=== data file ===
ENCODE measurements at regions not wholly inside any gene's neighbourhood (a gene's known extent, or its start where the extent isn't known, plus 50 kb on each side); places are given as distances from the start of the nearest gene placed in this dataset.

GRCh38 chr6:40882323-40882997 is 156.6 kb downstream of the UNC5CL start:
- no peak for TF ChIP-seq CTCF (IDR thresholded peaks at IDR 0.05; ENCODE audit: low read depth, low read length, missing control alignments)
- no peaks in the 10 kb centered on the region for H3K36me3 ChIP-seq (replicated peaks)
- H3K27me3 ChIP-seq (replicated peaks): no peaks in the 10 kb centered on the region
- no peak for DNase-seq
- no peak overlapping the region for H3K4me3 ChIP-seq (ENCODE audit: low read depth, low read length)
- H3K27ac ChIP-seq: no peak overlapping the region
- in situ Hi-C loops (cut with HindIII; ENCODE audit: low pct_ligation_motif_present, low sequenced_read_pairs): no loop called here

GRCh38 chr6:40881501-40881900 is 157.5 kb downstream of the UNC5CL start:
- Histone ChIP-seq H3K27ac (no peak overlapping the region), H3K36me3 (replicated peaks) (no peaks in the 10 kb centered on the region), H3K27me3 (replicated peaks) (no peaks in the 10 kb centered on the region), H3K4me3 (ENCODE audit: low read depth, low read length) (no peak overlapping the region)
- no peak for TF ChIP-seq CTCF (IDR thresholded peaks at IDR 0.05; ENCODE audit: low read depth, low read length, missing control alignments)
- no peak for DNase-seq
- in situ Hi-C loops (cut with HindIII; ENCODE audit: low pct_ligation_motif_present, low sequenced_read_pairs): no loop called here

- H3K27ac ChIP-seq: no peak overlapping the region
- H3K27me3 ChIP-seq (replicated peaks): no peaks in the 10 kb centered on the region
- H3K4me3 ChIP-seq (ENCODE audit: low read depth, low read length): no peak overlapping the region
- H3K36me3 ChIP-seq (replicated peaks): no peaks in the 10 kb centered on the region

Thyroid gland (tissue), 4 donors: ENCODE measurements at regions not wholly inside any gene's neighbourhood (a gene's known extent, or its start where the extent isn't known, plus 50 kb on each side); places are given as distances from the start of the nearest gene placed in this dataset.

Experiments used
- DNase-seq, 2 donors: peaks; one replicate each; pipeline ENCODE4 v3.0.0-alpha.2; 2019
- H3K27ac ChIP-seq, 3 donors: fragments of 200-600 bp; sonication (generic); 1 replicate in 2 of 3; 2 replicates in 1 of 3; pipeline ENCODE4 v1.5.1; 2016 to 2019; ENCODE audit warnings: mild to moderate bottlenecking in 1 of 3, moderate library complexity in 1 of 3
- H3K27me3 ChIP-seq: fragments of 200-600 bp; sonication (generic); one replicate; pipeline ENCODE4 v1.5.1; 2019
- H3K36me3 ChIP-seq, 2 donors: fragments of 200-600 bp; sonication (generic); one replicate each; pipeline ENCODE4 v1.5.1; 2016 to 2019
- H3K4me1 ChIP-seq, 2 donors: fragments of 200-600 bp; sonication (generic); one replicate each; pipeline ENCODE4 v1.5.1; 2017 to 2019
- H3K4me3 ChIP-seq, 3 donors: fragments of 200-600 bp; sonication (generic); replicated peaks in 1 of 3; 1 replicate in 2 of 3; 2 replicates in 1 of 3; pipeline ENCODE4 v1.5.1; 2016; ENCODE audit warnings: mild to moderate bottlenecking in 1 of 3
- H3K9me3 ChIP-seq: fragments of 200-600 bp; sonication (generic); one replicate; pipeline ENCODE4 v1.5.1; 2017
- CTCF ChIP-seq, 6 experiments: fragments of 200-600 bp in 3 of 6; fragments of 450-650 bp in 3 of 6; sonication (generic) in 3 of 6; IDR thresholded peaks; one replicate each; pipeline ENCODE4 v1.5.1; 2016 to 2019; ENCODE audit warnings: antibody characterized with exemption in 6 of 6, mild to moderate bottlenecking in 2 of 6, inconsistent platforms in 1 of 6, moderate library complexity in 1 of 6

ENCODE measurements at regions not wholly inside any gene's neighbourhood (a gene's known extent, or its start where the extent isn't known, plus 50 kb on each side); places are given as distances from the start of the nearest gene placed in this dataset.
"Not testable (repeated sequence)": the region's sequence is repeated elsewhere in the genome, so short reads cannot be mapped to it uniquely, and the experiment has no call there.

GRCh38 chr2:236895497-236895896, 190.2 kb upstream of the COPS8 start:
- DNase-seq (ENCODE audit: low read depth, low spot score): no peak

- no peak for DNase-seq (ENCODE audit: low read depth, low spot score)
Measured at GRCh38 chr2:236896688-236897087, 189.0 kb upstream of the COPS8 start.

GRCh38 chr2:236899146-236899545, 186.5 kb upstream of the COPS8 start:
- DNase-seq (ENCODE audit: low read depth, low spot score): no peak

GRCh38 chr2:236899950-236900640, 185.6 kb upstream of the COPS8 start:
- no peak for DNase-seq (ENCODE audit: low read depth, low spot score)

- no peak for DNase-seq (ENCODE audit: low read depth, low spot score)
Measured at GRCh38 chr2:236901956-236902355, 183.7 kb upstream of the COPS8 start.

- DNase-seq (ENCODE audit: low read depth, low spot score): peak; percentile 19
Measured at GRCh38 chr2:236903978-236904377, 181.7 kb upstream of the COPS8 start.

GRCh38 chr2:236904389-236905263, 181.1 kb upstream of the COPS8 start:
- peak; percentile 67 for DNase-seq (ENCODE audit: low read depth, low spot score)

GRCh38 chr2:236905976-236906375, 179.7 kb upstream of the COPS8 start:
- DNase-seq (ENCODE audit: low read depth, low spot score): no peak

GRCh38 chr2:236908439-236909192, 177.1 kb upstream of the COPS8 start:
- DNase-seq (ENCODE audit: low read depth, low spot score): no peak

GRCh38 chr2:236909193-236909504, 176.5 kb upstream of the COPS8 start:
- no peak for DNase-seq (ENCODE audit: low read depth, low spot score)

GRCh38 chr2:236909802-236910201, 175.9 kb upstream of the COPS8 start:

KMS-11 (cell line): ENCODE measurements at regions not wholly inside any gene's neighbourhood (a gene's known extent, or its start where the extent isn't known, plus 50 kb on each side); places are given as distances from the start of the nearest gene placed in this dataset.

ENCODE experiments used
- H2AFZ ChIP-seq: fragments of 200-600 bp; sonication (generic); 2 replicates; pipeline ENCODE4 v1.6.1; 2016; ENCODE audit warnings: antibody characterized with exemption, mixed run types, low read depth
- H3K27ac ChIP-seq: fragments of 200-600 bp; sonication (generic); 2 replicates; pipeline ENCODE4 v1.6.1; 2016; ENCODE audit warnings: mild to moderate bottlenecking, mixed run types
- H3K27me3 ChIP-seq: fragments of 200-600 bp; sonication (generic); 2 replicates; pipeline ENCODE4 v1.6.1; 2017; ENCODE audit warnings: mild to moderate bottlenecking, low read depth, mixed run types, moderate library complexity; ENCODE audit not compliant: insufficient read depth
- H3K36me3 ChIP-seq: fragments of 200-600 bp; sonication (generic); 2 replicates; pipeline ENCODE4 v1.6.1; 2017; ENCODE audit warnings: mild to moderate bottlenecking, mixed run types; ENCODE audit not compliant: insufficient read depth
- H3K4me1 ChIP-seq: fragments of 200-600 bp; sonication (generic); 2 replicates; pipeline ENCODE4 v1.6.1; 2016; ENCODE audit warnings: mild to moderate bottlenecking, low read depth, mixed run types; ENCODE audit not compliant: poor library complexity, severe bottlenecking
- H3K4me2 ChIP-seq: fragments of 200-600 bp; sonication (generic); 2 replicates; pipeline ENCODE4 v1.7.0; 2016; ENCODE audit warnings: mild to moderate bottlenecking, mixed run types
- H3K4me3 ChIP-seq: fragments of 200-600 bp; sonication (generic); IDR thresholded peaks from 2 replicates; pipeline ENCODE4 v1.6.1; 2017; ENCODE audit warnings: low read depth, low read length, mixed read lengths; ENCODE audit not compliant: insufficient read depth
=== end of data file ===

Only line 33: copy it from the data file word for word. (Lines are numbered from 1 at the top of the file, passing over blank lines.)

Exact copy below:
- no peak for DNase-seq (ENCODE audit: low read depth, low spot score)